When photographer and photographic supply dealer Henry Greenwood Peabody of Boston compiled and self-published the oblong quarto volume The Coast of Maine: Campobello to the Isles of Shoals in 1889, he offered it for sale by subscription, advertising it along with the fact he was the sole American agent for Wray lenses in photographic journals including Anthonys.

 

single-wing-and-wing"Wing and Wing", (16.3 x 22.7 cm) one of fifty plates reproduced by the photo-gelatine (collotype) process by the Photogravure Company of New York in the volume: The Coast of Maine: 1889: published by Henry G. Peabody, 53 Boylston Street, Boston.

 

These lenses were first manufactured in London by a gentleman named William Wray beginning in 1850. Peabody, presumably using a Wray lens or lenses outfitted on his 8 x 10” view camera, had scoured the rocky Maine coastline the year before in search of the picturesque. The published results in The Coast of Maine included 50 full size plates, done using the very fine photo-gelatine process, (collotype) a specialty of Ernest Edward’s Photogravure Company of New York. These plates, most of which show the coastline in proximity to the ocean; multiple lighthouse views but surprisingly very few boats, (Peabody was an important photographer of sailboats on the high seas) are supplemented with poetry and prose by seven writers, including the American poet and writer Celia Thaxter. (1835-1894)

 

single-book-rectoThe artist J.E. Hill is credited as having done the drawings appearing in "The Coast of Maine: Campobello to the Isles of Shoals", published in 1889 by photographer and at the time, photographic supply house owner Henry Greenwood Peabody of Boston. Hill's work can be seen here embossed in gilt on the cover of the volume. (27.4 x 35.5 x 2.5 cm) Additional Hill drawings appear as vignettes opposite many of the plates in the book.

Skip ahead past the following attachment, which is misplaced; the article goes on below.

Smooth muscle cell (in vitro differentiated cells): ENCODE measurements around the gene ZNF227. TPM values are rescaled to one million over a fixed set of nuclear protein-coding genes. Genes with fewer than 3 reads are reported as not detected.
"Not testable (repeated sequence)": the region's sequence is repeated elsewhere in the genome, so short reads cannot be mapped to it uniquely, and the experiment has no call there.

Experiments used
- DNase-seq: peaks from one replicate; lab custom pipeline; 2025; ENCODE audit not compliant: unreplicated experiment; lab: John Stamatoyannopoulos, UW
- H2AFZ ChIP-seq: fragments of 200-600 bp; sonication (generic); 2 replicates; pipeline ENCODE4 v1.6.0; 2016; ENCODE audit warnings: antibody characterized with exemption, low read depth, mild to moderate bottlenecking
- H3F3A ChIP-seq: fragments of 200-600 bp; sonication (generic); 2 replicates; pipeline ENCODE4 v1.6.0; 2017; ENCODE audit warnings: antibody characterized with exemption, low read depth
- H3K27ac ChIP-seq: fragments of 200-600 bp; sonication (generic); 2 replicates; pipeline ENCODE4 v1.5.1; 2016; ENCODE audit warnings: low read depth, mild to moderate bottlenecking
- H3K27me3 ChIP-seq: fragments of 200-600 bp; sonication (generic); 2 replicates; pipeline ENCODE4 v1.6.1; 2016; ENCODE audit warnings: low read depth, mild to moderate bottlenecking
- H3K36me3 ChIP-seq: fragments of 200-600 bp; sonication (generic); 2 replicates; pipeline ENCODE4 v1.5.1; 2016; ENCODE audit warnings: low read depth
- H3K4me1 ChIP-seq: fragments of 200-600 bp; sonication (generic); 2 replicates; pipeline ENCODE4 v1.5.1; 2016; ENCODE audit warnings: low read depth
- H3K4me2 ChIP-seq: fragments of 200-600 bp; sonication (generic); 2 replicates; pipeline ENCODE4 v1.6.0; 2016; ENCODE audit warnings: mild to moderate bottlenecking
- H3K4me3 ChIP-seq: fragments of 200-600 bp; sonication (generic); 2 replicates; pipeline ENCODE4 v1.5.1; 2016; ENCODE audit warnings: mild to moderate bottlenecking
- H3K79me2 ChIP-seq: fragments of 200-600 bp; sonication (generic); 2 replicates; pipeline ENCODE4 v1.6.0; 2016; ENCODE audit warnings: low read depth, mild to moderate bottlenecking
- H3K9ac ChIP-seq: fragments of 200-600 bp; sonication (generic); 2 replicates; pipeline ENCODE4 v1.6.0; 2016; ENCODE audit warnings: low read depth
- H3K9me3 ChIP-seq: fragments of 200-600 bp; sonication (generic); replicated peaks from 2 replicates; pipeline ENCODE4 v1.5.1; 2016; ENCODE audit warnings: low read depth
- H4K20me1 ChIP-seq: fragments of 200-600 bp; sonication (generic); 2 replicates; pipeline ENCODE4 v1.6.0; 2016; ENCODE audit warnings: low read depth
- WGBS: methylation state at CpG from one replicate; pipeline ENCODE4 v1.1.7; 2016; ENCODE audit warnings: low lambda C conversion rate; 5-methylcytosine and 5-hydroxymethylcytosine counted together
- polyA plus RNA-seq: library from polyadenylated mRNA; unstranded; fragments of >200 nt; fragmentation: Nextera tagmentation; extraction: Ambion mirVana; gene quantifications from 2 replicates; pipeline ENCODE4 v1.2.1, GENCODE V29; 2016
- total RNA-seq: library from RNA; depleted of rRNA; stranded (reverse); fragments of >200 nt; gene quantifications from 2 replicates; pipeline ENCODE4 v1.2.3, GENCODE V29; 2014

Her poem Reverie had been first copyrighted as early as 1878 and published in 1880 in her collection of poems titled Drift-Weed in Boston. Although this long-form poem predates the above photo Wing and Wing by at least ten years, Peabody paired it in double columns opposite this lone sailboat photograph (in full sail) appearing in the work.

 

Reverie

The white reflection of the sloop’s great sail
Sleeps trembling on the tide;
In scarlet trim her crew lean o’er the rail,
Lounging on either side.

Pale blue and streaked with pearl the waters lie
And glitter in the heat;
The distance gathers purple bloom where sky
And glimmering coast-line meet.

From the cove’s curving rim of sandy gray
The ebbing tide has drained,
Where, mournful, in the dusk of yesterday
The curlew’s voice complained.

Half lost in hot mirage the sails afar
Lie dreaming still and white;
No wave breaks, no wind breathes, the peace to mar:
Summer is at its height.

How many thousand summers thus have shone
Across the ocean waste,
Passing in swift succession, one by one,
By the fierce winter chased!